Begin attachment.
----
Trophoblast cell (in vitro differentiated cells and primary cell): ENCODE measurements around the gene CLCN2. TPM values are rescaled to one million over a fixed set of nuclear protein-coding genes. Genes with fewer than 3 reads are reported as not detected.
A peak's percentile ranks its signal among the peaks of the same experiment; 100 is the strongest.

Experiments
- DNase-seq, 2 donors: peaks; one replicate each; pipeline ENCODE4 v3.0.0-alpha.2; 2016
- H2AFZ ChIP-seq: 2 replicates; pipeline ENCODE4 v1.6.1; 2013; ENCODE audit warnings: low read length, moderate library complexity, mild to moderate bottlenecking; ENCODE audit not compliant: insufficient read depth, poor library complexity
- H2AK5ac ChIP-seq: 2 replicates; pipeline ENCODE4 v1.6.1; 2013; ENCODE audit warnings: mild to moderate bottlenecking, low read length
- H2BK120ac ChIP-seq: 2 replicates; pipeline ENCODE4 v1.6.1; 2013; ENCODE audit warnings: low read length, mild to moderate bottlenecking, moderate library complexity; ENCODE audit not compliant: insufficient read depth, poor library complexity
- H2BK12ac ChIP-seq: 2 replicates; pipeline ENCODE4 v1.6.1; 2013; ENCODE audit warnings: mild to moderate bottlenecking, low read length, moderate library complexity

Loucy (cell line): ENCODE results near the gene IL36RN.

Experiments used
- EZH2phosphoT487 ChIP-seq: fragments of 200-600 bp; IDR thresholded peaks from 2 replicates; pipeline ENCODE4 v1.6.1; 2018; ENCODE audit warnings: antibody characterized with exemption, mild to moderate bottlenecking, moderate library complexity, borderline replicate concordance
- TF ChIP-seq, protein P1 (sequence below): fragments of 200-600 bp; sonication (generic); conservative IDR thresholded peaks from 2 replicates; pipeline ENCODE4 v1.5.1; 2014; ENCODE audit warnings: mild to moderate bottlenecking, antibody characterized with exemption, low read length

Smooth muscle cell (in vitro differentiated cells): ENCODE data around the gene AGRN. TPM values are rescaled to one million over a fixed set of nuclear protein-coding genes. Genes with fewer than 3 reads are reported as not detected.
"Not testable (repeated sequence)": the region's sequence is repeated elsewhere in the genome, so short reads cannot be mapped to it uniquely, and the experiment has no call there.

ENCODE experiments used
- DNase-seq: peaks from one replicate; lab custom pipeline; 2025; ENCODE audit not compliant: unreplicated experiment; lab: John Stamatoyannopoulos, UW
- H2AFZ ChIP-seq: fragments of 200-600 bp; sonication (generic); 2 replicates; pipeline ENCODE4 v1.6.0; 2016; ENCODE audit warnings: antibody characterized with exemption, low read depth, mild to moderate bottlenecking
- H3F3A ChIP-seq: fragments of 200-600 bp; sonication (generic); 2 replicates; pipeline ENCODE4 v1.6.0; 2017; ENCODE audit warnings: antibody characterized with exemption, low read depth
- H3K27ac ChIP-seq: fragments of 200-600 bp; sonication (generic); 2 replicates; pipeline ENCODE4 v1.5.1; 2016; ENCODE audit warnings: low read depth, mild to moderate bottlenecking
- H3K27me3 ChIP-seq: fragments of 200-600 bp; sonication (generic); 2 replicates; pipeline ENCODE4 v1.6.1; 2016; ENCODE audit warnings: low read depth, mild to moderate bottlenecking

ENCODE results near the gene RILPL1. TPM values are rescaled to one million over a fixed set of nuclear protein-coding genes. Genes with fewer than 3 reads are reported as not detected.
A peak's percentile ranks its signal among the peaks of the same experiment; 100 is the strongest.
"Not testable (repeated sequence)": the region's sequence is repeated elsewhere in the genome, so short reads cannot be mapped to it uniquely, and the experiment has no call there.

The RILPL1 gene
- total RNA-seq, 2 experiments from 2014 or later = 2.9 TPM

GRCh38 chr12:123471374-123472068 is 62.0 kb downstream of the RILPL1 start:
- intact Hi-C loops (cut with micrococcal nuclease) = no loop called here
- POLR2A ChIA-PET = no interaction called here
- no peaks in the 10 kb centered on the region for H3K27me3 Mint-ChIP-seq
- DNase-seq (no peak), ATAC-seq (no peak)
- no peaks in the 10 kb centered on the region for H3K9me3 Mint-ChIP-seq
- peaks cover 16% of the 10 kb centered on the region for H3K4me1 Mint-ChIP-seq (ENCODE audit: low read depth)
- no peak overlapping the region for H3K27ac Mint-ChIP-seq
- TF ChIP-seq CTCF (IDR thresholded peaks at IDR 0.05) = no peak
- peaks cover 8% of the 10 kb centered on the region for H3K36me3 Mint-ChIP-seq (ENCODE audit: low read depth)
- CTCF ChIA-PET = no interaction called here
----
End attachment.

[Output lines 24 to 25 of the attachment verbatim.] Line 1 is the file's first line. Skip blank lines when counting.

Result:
The RILPL1 gene
- total RNA-seq, 2 experiments from 2014 or later = 2.9 TPM